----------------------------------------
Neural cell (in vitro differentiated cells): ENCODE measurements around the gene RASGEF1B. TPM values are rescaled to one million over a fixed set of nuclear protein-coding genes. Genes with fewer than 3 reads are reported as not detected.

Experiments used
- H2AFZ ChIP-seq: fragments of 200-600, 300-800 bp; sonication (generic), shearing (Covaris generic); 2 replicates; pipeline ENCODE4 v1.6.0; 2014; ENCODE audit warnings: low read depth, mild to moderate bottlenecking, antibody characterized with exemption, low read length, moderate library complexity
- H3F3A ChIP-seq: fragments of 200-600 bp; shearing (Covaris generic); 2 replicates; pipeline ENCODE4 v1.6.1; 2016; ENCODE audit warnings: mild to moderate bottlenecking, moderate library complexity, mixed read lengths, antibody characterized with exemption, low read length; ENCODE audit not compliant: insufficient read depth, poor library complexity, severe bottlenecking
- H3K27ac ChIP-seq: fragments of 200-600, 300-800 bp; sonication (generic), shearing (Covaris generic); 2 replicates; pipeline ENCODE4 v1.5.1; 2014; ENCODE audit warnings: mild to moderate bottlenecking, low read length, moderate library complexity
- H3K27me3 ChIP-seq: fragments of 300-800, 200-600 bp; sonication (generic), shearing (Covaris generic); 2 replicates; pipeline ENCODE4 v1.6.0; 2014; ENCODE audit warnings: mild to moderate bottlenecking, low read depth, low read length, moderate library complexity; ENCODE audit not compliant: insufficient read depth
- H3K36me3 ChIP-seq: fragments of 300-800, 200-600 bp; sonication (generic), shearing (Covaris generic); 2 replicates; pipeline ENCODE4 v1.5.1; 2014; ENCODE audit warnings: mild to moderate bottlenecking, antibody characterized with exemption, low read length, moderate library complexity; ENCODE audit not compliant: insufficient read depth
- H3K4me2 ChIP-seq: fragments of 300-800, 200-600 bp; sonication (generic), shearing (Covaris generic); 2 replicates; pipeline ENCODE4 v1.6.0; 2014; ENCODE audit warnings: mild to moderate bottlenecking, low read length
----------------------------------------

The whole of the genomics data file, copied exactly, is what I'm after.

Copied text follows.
Neural cell (in vitro differentiated cells): ENCODE measurements around the gene RASGEF1B. TPM values are rescaled to one million over a fixed set of nuclear protein-coding genes. Genes with fewer than 3 reads are reported as not detected.

Experiments used
- H2AFZ ChIP-seq: fragments of 200-600, 300-800 bp; sonication (generic), shearing (Covaris generic); 2 replicates; pipeline ENCODE4 v1.6.0; 2014; ENCODE audit warnings: low read depth, mild to moderate bottlenecking, antibody characterized with exemption, low read length, moderate library complexity
- H3F3A ChIP-seq: fragments of 200-600 bp; shearing (Covaris generic); 2 replicates; pipeline ENCODE4 v1.6.1; 2016; ENCODE audit warnings: mild to moderate bottlenecking, moderate library complexity, mixed read lengths, antibody characterized with exemption, low read length; ENCODE audit not compliant: insufficient read depth, poor library complexity, severe bottlenecking
- H3K27ac ChIP-seq: fragments of 200-600, 300-800 bp; sonication (generic), shearing (Covaris generic); 2 replicates; pipeline ENCODE4 v1.5.1; 2014; ENCODE audit warnings: mild to moderate bottlenecking, low read length, moderate library complexity
- H3K27me3 ChIP-seq: fragments of 300-800, 200-600 bp; sonication (generic), shearing (Covaris generic); 2 replicates; pipeline ENCODE4 v1.6.0; 2014; ENCODE audit warnings: mild to moderate bottlenecking, low read depth, low read length, moderate library complexity; ENCODE audit not compliant: insufficient read depth
- H3K36me3 ChIP-seq: fragments of 300-800, 200-600 bp; sonication (generic), shearing (Covaris generic); 2 replicates; pipeline ENCODE4 v1.5.1; 2014; ENCODE audit warnings: mild to moderate bottlenecking, antibody characterized with exemption, low read length, moderate library complexity; ENCODE audit not compliant: insufficient read depth
- H3K4me2 ChIP-seq: fragments of 300-800, 200-600 bp; sonication (generic), shearing (Covaris generic); 2 replicates; pipeline ENCODE4 v1.6.0; 2014; ENCODE audit warnings: mild to moderate bottlenecking, low read length